UK autonomous farming project expands

The Hands-Free Hectare project will be working 35 hectares this year

Harvesting last year with autonomous equipment at the British site.
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Extra funding has been made available to a unique autonomous crop farming project in the United Kingdom, allowing it to expand.

Initially launched in 2016 by Harper Adams University and Precision Decisions, the Hands Free Hectare project was designed to demonstrate that one hectare of grain could be grown to harvest without humans setting foot on the land.

Since then the group has successfully harvested two seasons of grain by only using robots and autonomous machinery including a tractor, combine and drones.

Without setting foot in the one hectare field, the group remotely managed to perform all tasks associated with the crop including preparing the ground, sowing the seeds, maintaining the crop and subsequently the harvest.

With the $330,000 in government funding the team was able to convert a small Iseki tractor and a 25-year-old combine harvester with a two metre header into autonomous robots with cameras, lasers and GPS systems.

As no one was allowed to step in the field, drones were used to scoop up soil samples and take crop samples for testing as well as monitoring the crop for weeds and disease.

Riding on that initial success the team at Hands Free Hectare has been awarded extra funding to expand its operations to a full farm of 35 hectares.

The new Hands Free Farm will be a three-year-long project, run in partnership once again between Harper Adams and Precision Decisions, along with a new partner, the UK division of Australian precision agriculture specialist Farmscan AG.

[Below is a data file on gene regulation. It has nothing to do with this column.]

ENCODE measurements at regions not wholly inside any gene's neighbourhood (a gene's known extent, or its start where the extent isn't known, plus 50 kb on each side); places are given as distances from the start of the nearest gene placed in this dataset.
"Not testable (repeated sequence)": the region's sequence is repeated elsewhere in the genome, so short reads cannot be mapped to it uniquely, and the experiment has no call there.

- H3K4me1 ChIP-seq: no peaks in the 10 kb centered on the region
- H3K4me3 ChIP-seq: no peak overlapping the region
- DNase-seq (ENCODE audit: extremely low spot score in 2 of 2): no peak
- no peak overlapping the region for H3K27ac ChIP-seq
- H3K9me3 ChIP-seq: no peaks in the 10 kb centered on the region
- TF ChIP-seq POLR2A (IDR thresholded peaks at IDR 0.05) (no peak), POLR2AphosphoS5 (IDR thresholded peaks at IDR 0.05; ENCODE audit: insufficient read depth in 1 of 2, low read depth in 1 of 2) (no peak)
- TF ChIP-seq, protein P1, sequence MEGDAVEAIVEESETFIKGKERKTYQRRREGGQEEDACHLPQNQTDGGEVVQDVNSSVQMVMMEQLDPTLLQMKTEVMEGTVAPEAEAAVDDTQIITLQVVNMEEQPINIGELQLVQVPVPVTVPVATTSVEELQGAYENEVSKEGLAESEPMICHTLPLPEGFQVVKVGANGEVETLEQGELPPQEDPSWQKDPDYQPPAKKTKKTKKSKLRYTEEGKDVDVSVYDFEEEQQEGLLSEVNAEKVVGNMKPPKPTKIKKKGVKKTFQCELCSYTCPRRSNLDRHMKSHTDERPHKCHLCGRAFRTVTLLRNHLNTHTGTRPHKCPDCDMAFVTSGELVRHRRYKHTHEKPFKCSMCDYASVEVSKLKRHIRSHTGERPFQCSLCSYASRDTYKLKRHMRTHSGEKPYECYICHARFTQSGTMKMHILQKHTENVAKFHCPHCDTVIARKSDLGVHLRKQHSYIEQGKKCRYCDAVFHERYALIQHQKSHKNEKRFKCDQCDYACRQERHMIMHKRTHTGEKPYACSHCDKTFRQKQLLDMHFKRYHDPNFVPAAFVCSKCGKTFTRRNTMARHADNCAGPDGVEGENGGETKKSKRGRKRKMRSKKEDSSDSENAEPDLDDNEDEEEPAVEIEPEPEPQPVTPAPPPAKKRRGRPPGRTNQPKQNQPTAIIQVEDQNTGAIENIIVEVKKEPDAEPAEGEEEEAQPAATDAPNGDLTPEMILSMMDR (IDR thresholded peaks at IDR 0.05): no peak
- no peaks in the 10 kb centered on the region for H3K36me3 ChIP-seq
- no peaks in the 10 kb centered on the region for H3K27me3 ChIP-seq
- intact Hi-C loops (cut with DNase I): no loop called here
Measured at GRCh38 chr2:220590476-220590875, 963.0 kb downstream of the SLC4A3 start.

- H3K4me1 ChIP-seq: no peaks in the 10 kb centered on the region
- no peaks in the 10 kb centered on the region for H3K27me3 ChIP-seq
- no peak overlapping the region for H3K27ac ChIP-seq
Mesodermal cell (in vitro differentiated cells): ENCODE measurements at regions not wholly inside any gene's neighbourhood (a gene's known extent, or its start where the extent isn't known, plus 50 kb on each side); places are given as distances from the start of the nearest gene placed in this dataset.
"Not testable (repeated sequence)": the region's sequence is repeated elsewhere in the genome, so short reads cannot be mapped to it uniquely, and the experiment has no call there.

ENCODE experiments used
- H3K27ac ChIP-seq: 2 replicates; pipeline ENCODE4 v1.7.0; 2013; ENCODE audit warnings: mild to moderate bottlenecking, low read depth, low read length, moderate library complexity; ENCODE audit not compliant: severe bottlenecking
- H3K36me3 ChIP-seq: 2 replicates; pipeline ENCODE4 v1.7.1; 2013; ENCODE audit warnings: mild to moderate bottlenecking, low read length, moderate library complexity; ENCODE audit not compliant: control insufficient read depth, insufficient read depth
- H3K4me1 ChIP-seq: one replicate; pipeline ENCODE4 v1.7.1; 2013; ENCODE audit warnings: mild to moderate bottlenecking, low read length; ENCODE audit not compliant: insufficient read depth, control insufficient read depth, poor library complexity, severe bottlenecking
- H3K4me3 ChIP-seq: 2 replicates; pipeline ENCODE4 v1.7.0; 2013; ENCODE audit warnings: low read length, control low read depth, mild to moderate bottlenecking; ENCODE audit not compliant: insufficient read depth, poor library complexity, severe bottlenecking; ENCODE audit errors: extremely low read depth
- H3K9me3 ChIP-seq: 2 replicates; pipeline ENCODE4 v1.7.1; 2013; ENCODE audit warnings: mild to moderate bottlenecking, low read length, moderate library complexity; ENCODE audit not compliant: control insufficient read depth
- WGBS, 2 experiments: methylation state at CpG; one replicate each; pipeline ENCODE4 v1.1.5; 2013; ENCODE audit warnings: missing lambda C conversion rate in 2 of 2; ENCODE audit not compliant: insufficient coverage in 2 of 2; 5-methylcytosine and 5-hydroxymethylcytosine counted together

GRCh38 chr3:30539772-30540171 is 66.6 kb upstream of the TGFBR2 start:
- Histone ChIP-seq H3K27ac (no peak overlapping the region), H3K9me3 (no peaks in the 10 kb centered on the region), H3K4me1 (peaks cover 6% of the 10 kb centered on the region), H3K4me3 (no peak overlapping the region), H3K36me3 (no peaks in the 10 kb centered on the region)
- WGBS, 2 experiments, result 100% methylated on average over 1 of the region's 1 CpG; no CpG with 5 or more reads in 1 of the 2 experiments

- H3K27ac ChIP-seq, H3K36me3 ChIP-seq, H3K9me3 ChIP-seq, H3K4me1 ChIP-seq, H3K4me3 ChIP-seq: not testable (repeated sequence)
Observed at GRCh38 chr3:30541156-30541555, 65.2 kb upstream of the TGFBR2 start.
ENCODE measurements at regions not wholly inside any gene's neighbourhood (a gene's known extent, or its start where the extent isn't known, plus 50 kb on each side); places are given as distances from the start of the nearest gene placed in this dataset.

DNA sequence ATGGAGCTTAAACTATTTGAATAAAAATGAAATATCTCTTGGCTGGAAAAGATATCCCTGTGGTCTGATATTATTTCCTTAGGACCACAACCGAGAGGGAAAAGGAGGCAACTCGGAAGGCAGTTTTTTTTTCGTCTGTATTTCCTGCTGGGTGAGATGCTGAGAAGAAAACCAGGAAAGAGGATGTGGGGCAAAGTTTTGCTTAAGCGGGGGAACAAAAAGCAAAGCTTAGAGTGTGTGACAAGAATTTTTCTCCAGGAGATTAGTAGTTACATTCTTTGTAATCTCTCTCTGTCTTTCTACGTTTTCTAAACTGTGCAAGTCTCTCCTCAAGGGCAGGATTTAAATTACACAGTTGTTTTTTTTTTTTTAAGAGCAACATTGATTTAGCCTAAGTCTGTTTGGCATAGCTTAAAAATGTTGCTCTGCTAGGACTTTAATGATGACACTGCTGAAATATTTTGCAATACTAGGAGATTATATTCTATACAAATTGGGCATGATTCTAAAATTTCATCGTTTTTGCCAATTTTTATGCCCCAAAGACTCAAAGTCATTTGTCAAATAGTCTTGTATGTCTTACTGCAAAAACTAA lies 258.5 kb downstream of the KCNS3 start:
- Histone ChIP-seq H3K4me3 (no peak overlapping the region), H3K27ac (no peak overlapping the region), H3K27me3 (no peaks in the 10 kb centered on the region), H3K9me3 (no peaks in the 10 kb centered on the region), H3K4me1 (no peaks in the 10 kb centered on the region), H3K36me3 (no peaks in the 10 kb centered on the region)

The project is already underway at the university’s campus in Shropshire where the Agricultural Engineering Precision Innovation Centre (Agri-Epi Centre) is providing the team with development space and project management support at its Midlands Agri-Tech Innovation Hub, which is also located on the university’s campus.

University mechatronics researcher Jonathan Gill said: “This time, we’re planning to grow three different combinable crops across 35 hectares. We’re moving past the feasibility study which the hectare provided us with, to now a vision of the future of farming.

“We want to prove the capability and ability of these systems in reducing the levels of soil compaction and precision application,” he said.

Precision Decisions engineer Martin Abell: “With the farm, we’re looking to solve problems like fleet management and swarm vehicle logistics and navigation.”

“We still believe that smaller vehicles are best, so we’ll be using up to three small tractors for the project, including our original Iseki tractor, and a Claas combine will be joining our old Sampo.

“This time, we’re moving away from the perfect hectare and to real world situations. The fields will be irregular, there’ll be obstacles, undulating land and pathways,” he added.

The goal of the new larger farm is to become a ‘testbed’ for agricultural innovation where companies can visit to try out their new innovations.

Kit Franklin, senior university agricultural engineering lecturer, said “we want the farm to become a testbed for agricultural innovation. Once the farm’s established, we’ll be encouraging companies to come and test and evaluate their technologies.

“It’s also great that the project will remain on the university campus, so that students will be able to learn from it, watch our progress and see how dynamic and innovative the agricultural engineering industry is.”

“Navigating roads and pathways between fields is an exciting new challenge; we want to face real world conditions, where fields aren’t often in one place and it’s a necessity to travel between them,” said Farmscan AG’s Callum Chalmers.

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